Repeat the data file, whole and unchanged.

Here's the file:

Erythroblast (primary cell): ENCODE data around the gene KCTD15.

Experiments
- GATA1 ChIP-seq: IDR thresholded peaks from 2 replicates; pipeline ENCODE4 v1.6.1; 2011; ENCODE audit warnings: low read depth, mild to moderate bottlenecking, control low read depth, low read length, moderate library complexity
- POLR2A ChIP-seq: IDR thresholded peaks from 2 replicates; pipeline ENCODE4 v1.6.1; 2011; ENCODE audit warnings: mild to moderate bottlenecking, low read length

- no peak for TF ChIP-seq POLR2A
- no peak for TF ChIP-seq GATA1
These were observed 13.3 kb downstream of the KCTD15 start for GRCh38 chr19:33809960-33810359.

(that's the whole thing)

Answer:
Erythroblast (primary cell): ENCODE data around the gene KCTD15.

Experiments
- GATA1 ChIP-seq: IDR thresholded peaks from 2 replicates; pipeline ENCODE4 v1.6.1; 2011; ENCODE audit warnings: low read depth, mild to moderate bottlenecking, control low read depth, low read length, moderate library complexity
- POLR2A ChIP-seq: IDR thresholded peaks from 2 replicates; pipeline ENCODE4 v1.6.1; 2011; ENCODE audit warnings: mild to moderate bottlenecking, low read length

- no peak for TF ChIP-seq POLR2A
- no peak for TF ChIP-seq GATA1
These were observed 13.3 kb downstream of the KCTD15 start for GRCh38 chr19:33809960-33810359.